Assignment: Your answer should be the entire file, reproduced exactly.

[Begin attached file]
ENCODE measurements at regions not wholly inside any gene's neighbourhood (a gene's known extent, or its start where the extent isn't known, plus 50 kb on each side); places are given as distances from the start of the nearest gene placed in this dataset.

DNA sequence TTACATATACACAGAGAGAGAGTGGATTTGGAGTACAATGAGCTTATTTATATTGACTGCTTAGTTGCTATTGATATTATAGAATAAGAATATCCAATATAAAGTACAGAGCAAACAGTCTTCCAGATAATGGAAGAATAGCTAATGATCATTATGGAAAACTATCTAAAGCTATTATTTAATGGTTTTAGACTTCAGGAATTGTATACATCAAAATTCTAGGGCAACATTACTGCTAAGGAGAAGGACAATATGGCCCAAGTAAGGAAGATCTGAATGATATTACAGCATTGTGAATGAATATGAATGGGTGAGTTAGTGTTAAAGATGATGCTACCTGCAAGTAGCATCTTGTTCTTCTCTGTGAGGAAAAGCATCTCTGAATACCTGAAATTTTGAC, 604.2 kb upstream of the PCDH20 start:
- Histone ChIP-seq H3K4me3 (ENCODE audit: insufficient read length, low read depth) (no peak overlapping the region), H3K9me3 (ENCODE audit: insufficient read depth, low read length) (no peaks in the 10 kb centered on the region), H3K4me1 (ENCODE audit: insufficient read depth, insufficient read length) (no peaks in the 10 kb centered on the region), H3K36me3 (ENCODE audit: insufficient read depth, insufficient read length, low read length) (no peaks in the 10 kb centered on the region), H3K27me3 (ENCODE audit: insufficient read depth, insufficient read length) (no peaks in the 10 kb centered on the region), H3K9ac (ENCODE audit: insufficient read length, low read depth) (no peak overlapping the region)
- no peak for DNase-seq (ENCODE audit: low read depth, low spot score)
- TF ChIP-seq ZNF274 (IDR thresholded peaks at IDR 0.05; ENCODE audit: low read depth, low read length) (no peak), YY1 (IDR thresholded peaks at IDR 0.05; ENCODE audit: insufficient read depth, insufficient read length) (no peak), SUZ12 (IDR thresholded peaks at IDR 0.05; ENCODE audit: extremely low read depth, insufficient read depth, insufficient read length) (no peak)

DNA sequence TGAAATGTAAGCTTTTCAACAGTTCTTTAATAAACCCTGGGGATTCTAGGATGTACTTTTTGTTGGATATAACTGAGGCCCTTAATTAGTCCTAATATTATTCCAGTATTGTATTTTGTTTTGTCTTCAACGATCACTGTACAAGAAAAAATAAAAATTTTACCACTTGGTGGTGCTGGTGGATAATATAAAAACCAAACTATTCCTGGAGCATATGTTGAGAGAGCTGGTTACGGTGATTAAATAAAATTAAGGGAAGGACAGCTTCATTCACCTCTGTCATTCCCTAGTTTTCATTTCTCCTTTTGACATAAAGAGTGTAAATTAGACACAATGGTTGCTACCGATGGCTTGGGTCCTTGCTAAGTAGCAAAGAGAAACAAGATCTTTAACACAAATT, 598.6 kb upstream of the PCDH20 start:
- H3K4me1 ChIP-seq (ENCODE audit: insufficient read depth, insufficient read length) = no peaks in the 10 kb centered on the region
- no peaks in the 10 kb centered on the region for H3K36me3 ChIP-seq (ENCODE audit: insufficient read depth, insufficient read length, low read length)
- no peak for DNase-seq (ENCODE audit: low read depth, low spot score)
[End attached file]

ENCODE measurements at regions not wholly inside any gene's neighbourhood (a gene's known extent, or its start where the extent isn't known, plus 50 kb on each side); places are given as distances from the start of the nearest gene placed in this dataset.

DNA sequence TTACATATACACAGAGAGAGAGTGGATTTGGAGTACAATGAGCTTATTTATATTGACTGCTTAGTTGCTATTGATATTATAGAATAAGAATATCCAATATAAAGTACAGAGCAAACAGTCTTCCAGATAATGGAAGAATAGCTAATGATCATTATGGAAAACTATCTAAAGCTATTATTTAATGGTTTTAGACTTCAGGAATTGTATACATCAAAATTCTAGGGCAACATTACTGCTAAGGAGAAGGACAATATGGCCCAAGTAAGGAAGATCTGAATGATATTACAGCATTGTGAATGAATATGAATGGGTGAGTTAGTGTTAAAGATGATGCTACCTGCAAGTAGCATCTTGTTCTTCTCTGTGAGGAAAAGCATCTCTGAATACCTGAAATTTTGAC, 604.2 kb upstream of the PCDH20 start:
- Histone ChIP-seq H3K4me3 (ENCODE audit: insufficient read length, low read depth) (no peak overlapping the region), H3K9me3 (ENCODE audit: insufficient read depth, low read length) (no peaks in the 10 kb centered on the region), H3K4me1 (ENCODE audit: insufficient read depth, insufficient read length) (no peaks in the 10 kb centered on the region), H3K36me3 (ENCODE audit: insufficient read depth, insufficient read length, low read length) (no peaks in the 10 kb centered on the region), H3K27me3 (ENCODE audit: insufficient read depth, insufficient read length) (no peaks in the 10 kb centered on the region), H3K9ac (ENCODE audit: insufficient read length, low read depth) (no peak overlapping the region)
- no peak for DNase-seq (ENCODE audit: low read depth, low spot score)
- TF ChIP-seq ZNF274 (IDR thresholded peaks at IDR 0.05; ENCODE audit: low read depth, low read length) (no peak), YY1 (IDR thresholded peaks at IDR 0.05; ENCODE audit: insufficient read depth, insufficient read length) (no peak), SUZ12 (IDR thresholded peaks at IDR 0.05; ENCODE audit: extremely low read depth, insufficient read depth, insufficient read length) (no peak)

DNA sequence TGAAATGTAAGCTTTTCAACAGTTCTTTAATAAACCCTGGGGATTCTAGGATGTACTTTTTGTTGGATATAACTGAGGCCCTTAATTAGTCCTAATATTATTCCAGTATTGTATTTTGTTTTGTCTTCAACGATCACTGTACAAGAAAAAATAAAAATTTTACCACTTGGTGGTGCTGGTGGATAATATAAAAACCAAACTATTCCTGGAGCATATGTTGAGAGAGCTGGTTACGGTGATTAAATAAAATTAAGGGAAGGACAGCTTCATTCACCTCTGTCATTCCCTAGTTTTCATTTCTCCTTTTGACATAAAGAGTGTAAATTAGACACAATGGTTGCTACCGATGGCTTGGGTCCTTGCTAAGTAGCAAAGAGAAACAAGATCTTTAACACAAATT, 598.6 kb upstream of the PCDH20 start:
- H3K4me1 ChIP-seq (ENCODE audit: insufficient read depth, insufficient read length) = no peaks in the 10 kb centered on the region
- no peaks in the 10 kb centered on the region for H3K36me3 ChIP-seq (ENCODE audit: insufficient read depth, insufficient read length, low read length)
- no peak for DNase-seq (ENCODE audit: low read depth, low spot score)